How does a tag manager work?


First and foremost, a tag manager serves as a dashboard for creating, editing and managing tags on any number of pages. This "all-in-one-place" aspect is particularly important as businesses grow and they need to deploy more and more tags across their website. With a tag manager, creating and implementing tags is a matter of just a few clicks, and marketers are able to easily test and fix tags to make sure they're working properly so they don't miss out on valuable insights about potential customers.


From a technical standpoint, a tag manager does many things:


- All the tags to be fired on a Web page are placed in a container tag. This replaces manual tag insertion into the source code of the website and speeds up the process of tag management.

- A tag manager allows its users to easily select the triggers or actions (viewing a page, clicking on a link, etc.) that will cause a tag to fire or report to the analytics platform it is linked to.

- Tags can also be set with variables in order to collect more specific information (e.g. if there was an e-commerce purchase of over $100).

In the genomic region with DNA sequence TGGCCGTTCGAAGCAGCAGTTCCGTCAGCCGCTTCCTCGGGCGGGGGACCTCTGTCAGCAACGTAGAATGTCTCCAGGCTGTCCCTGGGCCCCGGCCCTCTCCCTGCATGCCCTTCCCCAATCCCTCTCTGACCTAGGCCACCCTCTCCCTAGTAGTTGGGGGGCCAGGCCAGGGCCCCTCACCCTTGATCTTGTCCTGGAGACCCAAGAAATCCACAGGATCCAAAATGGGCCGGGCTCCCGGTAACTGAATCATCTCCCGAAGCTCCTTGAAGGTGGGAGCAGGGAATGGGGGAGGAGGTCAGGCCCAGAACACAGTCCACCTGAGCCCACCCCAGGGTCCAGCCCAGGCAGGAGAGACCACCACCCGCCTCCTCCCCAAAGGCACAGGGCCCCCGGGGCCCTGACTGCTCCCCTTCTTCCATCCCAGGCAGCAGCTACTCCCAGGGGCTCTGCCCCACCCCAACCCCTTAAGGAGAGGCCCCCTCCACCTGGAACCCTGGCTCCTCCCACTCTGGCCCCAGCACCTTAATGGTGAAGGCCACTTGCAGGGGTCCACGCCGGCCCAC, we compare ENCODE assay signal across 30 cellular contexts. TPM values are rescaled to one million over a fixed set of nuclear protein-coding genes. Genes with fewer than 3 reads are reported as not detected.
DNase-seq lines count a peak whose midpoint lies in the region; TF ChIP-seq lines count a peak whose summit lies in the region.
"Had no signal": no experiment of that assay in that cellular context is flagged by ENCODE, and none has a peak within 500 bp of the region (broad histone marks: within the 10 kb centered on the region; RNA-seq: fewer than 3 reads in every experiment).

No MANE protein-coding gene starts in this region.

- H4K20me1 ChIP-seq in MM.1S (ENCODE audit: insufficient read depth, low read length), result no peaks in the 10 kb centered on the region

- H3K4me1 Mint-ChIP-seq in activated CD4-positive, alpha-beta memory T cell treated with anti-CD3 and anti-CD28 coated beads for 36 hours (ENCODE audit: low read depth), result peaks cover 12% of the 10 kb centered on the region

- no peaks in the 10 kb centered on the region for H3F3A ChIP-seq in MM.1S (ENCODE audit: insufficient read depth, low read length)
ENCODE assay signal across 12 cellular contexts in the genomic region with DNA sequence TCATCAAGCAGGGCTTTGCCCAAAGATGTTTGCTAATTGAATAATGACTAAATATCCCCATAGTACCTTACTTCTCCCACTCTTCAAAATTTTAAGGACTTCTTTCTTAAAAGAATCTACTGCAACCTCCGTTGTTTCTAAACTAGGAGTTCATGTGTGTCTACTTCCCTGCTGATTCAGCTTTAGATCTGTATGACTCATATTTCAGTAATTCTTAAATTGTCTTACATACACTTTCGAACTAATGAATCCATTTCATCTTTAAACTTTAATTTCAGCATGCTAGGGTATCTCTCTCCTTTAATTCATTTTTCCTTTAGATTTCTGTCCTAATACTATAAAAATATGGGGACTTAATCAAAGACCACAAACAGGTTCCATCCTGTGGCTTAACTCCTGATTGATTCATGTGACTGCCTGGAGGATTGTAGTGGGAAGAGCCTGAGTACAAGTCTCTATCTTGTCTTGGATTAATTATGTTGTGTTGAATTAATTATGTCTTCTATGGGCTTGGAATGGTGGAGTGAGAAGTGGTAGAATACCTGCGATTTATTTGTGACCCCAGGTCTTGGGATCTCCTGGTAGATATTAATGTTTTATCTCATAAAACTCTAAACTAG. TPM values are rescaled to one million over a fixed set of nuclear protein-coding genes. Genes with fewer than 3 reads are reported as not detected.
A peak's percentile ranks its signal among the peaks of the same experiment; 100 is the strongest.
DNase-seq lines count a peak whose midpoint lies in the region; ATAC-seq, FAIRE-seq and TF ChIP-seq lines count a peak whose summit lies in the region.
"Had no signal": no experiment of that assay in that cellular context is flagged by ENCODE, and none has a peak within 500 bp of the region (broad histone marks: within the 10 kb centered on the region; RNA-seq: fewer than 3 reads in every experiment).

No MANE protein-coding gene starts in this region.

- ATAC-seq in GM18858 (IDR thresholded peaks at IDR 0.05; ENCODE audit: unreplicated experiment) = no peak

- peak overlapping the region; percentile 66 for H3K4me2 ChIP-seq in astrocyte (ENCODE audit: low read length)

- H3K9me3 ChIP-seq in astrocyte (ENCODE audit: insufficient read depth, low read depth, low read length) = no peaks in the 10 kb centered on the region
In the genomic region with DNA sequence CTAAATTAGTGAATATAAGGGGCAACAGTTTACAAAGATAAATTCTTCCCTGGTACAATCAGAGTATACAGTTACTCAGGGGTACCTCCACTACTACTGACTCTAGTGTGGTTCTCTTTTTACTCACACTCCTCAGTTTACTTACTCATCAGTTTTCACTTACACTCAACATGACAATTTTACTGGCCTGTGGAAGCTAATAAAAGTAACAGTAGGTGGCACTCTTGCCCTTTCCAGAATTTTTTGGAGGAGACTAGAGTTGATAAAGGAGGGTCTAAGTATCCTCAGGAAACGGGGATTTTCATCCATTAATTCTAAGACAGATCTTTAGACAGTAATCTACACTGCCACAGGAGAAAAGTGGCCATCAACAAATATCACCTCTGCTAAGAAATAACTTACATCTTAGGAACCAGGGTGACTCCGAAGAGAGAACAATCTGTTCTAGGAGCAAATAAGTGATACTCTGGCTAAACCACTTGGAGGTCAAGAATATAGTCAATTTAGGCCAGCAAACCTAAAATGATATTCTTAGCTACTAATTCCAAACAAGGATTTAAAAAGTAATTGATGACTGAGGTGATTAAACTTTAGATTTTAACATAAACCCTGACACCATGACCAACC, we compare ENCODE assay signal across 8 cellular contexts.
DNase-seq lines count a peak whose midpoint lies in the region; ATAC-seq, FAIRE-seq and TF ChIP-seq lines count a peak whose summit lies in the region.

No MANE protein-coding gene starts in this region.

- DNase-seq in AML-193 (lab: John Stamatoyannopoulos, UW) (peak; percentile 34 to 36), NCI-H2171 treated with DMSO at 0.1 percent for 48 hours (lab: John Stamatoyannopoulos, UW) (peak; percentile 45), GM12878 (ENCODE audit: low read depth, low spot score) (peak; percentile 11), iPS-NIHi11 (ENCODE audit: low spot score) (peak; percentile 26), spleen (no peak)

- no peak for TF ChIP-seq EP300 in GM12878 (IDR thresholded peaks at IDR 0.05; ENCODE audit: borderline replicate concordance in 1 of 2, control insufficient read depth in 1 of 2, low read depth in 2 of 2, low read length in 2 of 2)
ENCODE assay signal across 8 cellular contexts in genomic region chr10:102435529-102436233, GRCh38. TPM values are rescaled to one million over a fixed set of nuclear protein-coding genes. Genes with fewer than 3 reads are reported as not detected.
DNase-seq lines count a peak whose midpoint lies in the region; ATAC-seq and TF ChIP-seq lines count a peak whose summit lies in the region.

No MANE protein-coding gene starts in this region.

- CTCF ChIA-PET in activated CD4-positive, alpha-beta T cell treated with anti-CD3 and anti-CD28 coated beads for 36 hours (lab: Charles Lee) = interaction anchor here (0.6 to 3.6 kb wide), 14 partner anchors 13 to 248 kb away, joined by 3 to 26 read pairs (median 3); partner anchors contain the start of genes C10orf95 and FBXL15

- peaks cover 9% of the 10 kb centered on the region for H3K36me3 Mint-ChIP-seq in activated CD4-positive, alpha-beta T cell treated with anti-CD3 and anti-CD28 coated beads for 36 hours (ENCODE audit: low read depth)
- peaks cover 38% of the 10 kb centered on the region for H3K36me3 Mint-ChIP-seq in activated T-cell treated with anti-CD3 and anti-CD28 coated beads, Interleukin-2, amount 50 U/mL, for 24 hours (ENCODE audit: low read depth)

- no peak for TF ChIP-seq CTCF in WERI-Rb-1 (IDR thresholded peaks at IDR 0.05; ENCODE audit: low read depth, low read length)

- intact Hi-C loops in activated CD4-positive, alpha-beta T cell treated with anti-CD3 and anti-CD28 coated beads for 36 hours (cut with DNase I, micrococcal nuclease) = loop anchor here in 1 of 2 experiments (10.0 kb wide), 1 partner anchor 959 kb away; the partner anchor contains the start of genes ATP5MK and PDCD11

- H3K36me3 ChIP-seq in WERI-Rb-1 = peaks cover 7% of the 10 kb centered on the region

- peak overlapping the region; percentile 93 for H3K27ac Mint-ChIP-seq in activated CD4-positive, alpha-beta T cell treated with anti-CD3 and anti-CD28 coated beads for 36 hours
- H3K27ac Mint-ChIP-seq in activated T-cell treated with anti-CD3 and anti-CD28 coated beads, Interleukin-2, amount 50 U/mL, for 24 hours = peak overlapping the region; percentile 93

- For tracking standard activity such as AdWords conversion or social sharing, there are templates to make tag creation even quicker.

- Perhaps most importantly, a tag manager allows its users to test and debug the code of a tag before it goes live - a big step toward avoiding headaches down the road.


People Who Benefit From a Tag Manager


Tag managers are extremely useful tools that have the ability to meet the expectations and needs of a wide variety of people, including:




Yes, the customer is always most important, and believe it or not, customers are some of the first to benefit when you start using a tag-management system.


There are a couple reasons for this. One, being able to keep better track of tags, including third-party tags, means it's easy to remove those which are no longer necessary or may be gathering unauthorized data about your users, leading to data leakage. Your customers will be glad for that, especially if your business or organization handles sensitive financial or healthcare data.


Second, without a tag manager, your site may have performance problems. The more tags you use, the more code each page contains. Each tag that has to load and execute separately slows down the overall page-loading time - not the kind of thing that contributes to a positive customer experience.